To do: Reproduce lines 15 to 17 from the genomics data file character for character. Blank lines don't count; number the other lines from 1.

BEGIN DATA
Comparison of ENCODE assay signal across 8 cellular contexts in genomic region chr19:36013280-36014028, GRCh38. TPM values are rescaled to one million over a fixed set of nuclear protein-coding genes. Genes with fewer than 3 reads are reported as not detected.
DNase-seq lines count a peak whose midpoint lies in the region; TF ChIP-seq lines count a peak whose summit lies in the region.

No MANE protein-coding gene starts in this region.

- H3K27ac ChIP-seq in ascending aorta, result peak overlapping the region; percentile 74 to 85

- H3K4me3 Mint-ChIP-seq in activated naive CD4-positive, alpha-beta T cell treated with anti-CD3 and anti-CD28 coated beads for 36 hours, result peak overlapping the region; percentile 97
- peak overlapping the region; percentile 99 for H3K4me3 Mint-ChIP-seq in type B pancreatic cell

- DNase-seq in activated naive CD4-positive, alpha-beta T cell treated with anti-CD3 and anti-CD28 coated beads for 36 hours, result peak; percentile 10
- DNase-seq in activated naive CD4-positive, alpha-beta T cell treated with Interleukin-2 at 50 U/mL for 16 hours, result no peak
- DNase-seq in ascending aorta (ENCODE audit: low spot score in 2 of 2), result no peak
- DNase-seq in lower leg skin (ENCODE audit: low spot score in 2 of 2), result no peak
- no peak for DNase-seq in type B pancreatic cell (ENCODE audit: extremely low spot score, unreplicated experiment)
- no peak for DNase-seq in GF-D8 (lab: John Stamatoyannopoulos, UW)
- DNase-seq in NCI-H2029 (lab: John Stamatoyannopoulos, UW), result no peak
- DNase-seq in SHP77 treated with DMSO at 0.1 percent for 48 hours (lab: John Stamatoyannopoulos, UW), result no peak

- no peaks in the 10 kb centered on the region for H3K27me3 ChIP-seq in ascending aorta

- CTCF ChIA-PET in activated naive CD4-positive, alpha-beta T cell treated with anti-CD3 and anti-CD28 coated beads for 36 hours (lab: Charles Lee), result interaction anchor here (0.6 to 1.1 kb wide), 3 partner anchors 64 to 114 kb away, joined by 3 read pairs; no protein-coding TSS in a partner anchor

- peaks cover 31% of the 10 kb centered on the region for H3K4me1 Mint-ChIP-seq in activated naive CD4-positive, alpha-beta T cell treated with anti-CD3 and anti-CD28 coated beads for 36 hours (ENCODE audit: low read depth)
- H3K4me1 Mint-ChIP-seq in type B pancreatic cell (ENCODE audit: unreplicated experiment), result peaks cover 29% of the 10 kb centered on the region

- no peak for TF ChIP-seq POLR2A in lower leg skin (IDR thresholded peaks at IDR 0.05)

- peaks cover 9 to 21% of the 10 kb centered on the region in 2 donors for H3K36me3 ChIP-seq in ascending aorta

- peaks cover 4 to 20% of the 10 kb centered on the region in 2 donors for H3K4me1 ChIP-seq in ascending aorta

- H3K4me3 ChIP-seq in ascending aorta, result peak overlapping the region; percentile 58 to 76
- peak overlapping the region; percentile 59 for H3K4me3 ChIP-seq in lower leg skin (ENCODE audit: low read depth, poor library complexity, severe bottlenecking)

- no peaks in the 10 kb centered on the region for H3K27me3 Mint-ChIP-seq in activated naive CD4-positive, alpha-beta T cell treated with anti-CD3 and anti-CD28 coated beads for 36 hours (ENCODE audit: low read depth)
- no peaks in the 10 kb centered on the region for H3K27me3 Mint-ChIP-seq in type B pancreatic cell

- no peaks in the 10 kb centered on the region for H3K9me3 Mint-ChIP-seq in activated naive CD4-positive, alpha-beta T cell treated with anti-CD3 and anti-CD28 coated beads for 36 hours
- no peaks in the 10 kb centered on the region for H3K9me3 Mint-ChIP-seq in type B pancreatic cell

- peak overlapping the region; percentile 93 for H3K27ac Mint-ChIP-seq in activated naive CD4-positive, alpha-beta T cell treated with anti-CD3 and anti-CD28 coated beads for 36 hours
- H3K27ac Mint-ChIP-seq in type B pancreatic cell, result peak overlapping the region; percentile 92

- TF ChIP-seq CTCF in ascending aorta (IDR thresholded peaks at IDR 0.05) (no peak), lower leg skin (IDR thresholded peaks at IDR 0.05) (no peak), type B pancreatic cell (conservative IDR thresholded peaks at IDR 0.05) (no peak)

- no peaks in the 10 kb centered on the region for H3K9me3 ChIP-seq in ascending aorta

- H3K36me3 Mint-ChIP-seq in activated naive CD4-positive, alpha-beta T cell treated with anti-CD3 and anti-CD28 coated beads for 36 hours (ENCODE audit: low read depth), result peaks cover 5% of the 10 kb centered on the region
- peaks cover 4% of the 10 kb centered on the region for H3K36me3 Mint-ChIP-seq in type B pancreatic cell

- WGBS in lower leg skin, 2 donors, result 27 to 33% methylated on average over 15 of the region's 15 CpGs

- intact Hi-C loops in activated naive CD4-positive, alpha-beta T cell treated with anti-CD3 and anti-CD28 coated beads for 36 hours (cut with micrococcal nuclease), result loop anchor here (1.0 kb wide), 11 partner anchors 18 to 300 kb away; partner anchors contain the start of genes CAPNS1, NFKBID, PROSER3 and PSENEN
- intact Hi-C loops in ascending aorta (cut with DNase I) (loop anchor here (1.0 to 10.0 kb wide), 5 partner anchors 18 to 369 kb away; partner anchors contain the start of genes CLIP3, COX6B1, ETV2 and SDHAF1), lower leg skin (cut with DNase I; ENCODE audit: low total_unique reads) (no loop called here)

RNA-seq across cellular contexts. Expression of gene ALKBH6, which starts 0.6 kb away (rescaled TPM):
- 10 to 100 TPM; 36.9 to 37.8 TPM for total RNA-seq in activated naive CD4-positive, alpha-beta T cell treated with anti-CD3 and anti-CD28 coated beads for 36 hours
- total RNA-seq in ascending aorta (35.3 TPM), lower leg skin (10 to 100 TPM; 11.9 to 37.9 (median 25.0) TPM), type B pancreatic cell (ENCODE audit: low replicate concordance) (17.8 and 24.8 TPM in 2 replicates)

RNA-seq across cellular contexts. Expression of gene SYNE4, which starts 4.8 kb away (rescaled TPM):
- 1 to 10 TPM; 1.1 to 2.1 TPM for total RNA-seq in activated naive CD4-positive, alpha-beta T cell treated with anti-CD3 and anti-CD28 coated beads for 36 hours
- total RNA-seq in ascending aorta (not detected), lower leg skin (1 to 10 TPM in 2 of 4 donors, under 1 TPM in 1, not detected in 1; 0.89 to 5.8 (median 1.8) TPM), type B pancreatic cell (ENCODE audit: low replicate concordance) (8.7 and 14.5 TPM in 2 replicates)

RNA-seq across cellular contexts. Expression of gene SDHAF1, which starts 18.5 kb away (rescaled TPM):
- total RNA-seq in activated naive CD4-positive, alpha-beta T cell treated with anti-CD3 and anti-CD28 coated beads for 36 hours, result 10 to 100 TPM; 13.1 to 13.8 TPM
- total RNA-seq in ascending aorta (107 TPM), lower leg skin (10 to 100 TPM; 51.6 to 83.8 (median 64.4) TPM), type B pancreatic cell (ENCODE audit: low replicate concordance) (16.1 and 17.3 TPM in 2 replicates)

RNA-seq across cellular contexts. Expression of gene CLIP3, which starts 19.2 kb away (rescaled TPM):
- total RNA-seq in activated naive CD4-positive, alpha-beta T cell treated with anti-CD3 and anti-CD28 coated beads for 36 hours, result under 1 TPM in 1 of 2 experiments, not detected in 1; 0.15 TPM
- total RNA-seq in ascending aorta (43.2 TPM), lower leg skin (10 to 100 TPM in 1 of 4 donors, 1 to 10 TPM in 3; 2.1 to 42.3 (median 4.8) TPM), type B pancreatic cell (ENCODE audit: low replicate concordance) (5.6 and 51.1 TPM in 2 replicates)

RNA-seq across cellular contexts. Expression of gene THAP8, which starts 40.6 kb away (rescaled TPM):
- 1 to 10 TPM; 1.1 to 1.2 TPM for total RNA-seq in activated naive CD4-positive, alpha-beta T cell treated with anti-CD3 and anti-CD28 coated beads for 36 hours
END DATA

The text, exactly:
- no peaks in the 10 kb centered on the region for H3K27me3 ChIP-seq in ascending aorta

- CTCF ChIA-PET in activated naive CD4-positive, alpha-beta T cell treated with anti-CD3 and anti-CD28 coated beads for 36 hours (lab: Charles Lee), result interaction anchor here (0.6 to 1.1 kb wide), 3 partner anchors 64 to 114 kb away, joined by 3 read pairs; no protein-coding TSS in a partner anchor

- peaks cover 31% of the 10 kb centered on the region for H3K4me1 Mint-ChIP-seq in activated naive CD4-positive, alpha-beta T cell treated with anti-CD3 and anti-CD28 coated beads for 36 hours (ENCODE audit: low read depth)